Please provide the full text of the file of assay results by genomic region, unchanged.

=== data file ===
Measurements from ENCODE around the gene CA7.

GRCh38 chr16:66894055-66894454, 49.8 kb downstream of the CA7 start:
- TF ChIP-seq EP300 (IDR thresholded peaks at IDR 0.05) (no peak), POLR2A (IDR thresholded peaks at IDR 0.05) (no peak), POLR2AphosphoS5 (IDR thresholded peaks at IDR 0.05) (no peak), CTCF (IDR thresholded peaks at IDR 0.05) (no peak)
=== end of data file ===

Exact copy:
Measurements from ENCODE around the gene CA7.

GRCh38 chr16:66894055-66894454, 49.8 kb downstream of the CA7 start:
- TF ChIP-seq EP300 (IDR thresholded peaks at IDR 0.05) (no peak), POLR2A (IDR thresholded peaks at IDR 0.05) (no peak), POLR2AphosphoS5 (IDR thresholded peaks at IDR 0.05) (no peak), CTCF (IDR thresholded peaks at IDR 0.05) (no peak)